Joseph Gordon-Levitt is taking his love for the arts on the road. According to a press release, the "Looper" star will host the fall tour for his online art community, hitRECord.
"hitRECord on the Road" will showcase video, music and writing created by the members of the site. Gordon-Levitt will also take an active role in the creative process, directing and participating in sketches, readings and musical numbers performed during the show.
Social media use will be heavily promoted at the shows as well, with audience members being encouraged to film events on their cameras and phones. The footage can then be uploaded to hitRECord.org, where it will be available to a community of over 150,000 artists to edit and remix. The best video will be viewed at future hitRECord shows.
Gordon-Levitt launched hitRECord in 2010 as a resource for artists around the world to share their creative works. The company started as a website Gordon-Levitt created with the help of his brother in 2005. It has now grown into a bustling artistic community with over 125,000 active members.
hitRECord is open to creatives of any kind, ranging from actors and singers to graphic designers and writers. Gordon-Levitt said he's glad the tour provides artists "the opportunity to present the art that we make together at hitRECords in live settings." It's an experience he calls both inspiring and "fun as hell!"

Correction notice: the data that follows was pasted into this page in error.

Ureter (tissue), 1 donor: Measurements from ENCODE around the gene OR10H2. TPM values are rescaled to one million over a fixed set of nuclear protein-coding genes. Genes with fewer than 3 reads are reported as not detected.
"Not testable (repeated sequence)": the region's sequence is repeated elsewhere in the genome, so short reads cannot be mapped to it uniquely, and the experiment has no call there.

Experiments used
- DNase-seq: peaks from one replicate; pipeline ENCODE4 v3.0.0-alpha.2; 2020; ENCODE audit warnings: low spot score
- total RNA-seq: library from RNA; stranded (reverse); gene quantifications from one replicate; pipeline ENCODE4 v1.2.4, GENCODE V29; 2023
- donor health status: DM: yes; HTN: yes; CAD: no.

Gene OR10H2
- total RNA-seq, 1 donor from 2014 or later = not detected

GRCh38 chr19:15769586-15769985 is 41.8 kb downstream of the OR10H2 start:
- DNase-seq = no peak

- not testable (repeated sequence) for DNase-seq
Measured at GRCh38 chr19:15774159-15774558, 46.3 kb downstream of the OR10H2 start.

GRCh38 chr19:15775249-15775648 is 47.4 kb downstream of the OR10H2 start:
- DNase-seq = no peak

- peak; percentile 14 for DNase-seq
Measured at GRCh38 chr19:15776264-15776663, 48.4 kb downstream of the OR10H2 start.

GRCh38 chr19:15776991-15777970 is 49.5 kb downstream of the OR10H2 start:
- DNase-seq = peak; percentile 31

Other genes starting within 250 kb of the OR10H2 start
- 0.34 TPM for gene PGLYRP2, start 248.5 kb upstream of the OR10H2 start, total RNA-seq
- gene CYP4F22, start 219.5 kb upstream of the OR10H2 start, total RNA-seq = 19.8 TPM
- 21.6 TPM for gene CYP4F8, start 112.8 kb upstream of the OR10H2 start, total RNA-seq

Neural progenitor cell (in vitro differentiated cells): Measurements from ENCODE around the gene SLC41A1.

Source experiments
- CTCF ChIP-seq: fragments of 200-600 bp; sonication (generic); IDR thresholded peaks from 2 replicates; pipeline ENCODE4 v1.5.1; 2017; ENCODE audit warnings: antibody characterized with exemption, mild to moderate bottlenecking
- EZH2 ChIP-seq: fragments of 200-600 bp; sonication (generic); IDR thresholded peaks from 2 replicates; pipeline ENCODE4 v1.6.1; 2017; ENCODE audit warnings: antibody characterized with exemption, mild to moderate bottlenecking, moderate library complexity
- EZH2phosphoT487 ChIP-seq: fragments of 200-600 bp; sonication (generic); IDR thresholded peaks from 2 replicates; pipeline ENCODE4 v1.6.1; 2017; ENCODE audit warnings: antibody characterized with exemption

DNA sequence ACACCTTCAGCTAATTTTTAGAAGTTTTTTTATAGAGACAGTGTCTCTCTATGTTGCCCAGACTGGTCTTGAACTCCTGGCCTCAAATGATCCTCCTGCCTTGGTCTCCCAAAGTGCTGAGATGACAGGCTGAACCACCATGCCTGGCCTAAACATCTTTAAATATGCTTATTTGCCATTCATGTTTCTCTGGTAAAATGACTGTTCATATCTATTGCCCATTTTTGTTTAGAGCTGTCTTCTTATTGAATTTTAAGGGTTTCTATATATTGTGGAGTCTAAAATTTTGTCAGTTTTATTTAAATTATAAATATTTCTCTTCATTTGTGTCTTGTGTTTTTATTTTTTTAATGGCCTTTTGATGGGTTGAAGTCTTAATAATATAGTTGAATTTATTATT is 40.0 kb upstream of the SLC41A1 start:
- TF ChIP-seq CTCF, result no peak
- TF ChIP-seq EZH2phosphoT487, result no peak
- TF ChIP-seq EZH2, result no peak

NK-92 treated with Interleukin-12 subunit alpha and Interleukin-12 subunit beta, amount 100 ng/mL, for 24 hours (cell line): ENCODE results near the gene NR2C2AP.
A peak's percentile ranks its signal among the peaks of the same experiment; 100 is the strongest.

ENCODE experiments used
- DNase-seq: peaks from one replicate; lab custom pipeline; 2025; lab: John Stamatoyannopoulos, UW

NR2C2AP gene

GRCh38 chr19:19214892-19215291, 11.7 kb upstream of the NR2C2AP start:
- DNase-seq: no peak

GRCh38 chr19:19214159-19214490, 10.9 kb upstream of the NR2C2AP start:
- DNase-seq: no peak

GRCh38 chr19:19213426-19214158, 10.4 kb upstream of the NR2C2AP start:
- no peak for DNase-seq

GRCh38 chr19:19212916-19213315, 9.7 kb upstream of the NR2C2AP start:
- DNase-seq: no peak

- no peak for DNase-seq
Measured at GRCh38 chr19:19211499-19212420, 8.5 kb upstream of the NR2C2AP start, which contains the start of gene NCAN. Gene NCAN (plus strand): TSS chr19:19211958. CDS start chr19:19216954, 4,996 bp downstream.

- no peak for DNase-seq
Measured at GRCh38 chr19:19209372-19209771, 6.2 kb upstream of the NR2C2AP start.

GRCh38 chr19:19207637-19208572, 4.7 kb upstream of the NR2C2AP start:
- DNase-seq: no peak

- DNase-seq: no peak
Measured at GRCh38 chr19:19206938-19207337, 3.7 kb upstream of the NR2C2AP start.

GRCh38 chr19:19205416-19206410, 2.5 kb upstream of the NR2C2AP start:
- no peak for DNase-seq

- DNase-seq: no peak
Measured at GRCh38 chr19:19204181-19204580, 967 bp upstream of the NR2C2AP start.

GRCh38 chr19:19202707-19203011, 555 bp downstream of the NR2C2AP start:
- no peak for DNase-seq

Gordon-Levitt is encouraged by the response of members and hopes to continue expanding the company into even more innovative projects in the future.
"I think we can make feature films. I think we make TV shows," he told Entertainment Weekly. "One of the things I’m most excited about as hitRECord has grown, more and more artists that I really admire are interested in working on it with us. As we progress, we’ll be able to do anything."
The tour will make stops in the following cities:
11/13: Washington, DC - Warner Theater
11/14: Richmond, VA - The National
11/15: Duke University, Durham, NC - Page Auditorium
11/17: University of Rhode Island, Kingston, RI - Edwards Auditorium
11/18: Cornell University, Ithaca, NY - Bailey Hall
11/19: Philadelphia, PA - Merriam Theater
Tickets will go on sale Oct. 5 at 10 a.m.
A fanciful film with the patina of hyper-realism, Looper is well served by actors who behave not as if they were dropped carelessly into the future but spent their whole desperate lives there.
The dystopian setting... makes for some bold cultural commentary, but as usual with Johnson, the engaging ideas feel like affectations rather than products of a fully developed sensibility.
Gordon-Levitt is flinty, and Willis, on his A-game, is fiery. Together, they take us on a helluva trip.
"Looper" weaves between past and present in a way that gives Johnson and his actors opportunities to create a surprisingly involving narrative.
Johnson establishes the machinery of the time-travel concept, then steadily pushes it into the background in favor of exploring his characters and the difficult questions they face.
A clever, clever contraption about trading in your future to feed your present, and the lost boys and regretful men who willingly embrace such a bargain already believe they have nothing to live for or look forward to.
As in the very best Anthony Mann and John Ford westerns, Looper at once understands the visual power of violence and is deeply critical of it.
Looper imagines a world just near enough to look familiar, and just futuristic enough to be chillingly askew.
If high-toned futuristic time-travel pictures with a splash of romance float your boat the way they do mine, you'll have yourself a time.